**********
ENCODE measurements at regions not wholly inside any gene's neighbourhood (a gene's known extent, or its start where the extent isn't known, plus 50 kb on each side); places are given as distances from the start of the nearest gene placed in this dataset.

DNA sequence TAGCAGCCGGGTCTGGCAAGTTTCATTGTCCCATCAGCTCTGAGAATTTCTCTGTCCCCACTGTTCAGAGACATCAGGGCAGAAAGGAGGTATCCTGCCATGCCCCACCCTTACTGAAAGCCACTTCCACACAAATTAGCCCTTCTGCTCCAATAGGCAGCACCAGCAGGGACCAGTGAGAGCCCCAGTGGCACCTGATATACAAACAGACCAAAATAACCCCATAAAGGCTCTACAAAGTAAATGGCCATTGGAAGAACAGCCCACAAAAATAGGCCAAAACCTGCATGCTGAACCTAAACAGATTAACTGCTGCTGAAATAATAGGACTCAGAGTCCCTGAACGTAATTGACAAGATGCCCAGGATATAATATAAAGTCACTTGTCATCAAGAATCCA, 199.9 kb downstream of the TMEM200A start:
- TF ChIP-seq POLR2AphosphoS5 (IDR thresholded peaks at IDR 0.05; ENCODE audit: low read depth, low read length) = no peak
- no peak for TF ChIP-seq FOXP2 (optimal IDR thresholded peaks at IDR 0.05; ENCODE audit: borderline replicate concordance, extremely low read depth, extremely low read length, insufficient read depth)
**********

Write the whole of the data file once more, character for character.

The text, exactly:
ENCODE measurements at regions not wholly inside any gene's neighbourhood (a gene's known extent, or its start where the extent isn't known, plus 50 kb on each side); places are given as distances from the start of the nearest gene placed in this dataset.

DNA sequence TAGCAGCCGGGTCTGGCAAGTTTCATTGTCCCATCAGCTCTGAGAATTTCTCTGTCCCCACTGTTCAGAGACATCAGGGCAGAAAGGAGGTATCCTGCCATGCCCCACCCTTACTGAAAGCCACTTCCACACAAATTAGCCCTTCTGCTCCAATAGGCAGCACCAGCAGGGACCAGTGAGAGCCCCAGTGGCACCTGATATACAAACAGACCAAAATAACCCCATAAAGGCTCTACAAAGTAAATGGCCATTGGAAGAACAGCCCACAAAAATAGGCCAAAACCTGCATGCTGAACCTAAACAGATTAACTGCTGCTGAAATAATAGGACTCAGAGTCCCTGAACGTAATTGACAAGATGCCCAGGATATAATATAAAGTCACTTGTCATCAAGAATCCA, 199.9 kb downstream of the TMEM200A start:
- TF ChIP-seq POLR2AphosphoS5 (IDR thresholded peaks at IDR 0.05; ENCODE audit: low read depth, low read length) = no peak
- no peak for TF ChIP-seq FOXP2 (optimal IDR thresholded peaks at IDR 0.05; ENCODE audit: borderline replicate concordance, extremely low read depth, extremely low read length, insufficient read depth)